by Dale R. Croes and Kathleen Hawes
The Journal of Northwest Anthropology recently published an article on wet site basketry plant ID and the major wood and fiber artifact categories often found in wet sites along the Northwest Coast of North America (Fall 2013, Vol. 47, No. 2, pp. 117-152). See entire report at: Exploring Ancient Wood and Fiber along the Northwest Coast of North America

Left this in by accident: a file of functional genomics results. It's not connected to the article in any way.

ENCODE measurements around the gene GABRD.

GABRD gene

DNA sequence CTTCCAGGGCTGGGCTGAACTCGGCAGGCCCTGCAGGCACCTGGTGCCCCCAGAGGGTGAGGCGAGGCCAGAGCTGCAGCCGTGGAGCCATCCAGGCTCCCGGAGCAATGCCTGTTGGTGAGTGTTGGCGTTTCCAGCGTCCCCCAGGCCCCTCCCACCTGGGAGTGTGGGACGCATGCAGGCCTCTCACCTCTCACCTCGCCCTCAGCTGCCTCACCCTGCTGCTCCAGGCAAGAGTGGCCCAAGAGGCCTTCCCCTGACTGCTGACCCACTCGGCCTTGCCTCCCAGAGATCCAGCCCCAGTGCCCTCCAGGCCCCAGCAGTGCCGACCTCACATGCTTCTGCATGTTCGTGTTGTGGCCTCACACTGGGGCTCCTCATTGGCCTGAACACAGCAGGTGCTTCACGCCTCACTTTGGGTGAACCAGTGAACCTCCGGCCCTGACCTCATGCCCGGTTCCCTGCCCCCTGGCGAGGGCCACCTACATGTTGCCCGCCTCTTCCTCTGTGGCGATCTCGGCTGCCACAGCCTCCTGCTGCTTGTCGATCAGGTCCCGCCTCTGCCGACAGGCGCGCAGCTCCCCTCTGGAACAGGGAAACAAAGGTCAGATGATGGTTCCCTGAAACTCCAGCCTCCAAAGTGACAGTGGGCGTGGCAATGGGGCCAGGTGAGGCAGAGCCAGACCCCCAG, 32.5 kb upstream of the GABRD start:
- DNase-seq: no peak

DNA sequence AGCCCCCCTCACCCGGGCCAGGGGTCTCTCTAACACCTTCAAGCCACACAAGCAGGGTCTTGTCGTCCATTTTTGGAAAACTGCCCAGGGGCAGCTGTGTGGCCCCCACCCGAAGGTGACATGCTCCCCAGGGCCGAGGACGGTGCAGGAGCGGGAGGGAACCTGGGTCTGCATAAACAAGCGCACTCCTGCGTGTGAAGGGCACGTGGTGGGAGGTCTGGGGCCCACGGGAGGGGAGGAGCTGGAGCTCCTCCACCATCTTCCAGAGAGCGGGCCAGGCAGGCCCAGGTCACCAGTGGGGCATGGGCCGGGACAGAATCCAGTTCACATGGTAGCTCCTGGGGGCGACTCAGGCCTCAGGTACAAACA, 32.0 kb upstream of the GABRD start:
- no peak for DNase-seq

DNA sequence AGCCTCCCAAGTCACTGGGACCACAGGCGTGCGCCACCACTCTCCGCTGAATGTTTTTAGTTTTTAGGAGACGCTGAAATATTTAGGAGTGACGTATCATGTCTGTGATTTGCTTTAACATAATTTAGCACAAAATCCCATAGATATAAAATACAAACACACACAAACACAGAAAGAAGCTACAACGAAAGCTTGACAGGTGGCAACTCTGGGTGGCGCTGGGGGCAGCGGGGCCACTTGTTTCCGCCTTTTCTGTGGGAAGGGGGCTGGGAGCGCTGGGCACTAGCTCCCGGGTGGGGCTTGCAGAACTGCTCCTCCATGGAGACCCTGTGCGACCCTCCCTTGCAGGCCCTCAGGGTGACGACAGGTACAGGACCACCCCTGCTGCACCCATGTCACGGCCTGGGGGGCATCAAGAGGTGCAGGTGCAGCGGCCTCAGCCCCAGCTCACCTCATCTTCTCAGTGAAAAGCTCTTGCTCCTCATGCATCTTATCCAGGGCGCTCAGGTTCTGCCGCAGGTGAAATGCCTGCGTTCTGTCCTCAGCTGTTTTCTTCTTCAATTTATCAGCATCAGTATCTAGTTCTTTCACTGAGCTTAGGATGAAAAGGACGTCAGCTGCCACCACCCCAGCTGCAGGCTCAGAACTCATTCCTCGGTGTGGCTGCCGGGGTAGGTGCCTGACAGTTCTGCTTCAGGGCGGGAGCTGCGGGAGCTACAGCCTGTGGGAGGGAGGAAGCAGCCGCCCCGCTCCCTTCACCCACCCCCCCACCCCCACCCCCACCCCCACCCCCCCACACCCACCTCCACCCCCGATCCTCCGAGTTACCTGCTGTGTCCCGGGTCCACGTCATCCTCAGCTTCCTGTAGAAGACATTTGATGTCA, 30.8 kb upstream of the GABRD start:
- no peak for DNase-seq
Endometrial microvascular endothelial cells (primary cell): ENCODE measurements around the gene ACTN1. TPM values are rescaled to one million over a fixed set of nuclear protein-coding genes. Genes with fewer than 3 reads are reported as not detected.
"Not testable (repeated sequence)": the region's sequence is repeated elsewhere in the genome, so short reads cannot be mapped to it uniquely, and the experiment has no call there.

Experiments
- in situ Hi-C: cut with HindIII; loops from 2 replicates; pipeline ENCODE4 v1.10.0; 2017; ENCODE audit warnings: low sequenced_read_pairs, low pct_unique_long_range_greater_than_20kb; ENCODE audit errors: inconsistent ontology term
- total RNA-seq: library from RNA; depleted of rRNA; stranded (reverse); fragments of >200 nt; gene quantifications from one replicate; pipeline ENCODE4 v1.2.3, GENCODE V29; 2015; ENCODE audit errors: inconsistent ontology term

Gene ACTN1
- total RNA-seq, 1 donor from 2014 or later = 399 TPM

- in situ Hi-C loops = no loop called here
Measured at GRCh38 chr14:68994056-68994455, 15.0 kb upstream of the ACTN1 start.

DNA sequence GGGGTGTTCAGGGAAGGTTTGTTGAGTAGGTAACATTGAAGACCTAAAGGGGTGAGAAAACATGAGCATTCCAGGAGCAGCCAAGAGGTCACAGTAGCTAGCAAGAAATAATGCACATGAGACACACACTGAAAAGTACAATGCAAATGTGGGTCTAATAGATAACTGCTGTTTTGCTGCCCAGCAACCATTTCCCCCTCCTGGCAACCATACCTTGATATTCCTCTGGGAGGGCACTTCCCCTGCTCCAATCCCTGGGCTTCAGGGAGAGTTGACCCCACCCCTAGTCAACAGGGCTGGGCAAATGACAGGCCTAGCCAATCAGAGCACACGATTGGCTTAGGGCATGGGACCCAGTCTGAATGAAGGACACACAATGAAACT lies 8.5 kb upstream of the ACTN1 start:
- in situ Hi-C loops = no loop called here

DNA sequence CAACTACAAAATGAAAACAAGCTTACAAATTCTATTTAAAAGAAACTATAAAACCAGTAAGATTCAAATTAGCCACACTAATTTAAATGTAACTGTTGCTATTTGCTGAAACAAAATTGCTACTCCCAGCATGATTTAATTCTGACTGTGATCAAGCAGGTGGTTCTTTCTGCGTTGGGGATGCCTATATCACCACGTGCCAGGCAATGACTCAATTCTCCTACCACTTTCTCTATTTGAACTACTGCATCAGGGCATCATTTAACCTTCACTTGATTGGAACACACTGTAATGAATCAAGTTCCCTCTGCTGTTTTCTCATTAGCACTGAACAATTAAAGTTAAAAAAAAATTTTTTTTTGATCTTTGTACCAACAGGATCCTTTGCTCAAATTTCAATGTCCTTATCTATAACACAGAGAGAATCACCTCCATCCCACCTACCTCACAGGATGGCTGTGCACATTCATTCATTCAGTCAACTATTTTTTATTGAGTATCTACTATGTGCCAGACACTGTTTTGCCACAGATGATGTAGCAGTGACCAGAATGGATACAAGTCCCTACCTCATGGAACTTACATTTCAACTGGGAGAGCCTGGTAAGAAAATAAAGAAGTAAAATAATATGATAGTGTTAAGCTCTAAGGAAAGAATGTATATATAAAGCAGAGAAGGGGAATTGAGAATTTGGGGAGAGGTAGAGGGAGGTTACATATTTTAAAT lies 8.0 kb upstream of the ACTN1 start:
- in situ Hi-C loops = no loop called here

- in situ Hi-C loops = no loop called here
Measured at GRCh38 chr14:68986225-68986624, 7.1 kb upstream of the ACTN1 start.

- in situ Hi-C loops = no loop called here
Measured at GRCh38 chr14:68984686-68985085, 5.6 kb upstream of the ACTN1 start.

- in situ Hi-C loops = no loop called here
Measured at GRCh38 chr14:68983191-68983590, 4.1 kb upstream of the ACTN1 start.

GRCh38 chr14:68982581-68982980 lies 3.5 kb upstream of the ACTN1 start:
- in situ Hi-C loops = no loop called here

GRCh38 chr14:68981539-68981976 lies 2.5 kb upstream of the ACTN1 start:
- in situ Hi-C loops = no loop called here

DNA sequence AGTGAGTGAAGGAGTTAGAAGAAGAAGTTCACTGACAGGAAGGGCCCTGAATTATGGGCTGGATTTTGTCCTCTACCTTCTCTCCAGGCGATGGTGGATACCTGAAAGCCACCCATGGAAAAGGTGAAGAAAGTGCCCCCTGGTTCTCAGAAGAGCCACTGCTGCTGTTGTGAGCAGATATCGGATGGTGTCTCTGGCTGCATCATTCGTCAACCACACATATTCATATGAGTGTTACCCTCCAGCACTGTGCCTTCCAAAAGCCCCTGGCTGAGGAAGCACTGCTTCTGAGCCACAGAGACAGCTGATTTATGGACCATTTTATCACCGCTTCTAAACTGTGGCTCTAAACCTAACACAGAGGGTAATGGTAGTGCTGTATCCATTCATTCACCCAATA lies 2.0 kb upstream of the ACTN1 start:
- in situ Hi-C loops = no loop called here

Abstract: Well preserved waterlogged/Wet archaeological site explorations have revealed a focused use of wood and fiber artifact technologies for at least 10,500 years along the Northwest Coast of North America. Major artifact categories include those for subsistence (e.g., wooden shank fishhooks, nets), manufacture (e.g., wooden wedges, wood chip debitage and basketry element debitage), containers (e.g., basketry and wooden boxes/bowls), and tying elements (e.g., cordage and binding elements). The kinds of plants selected for artifacts from different sites are explored. Often technologies and styles used reflect long term cultural continuities in different regions—with focus here on exploring wet sites in the recently renamed and shared Salish Sea of B.C., Canada and Washington State, U.S.A. And finally we need to point out the advocates of paleo-ethnobotany research—involving both archaeologists and Native communities.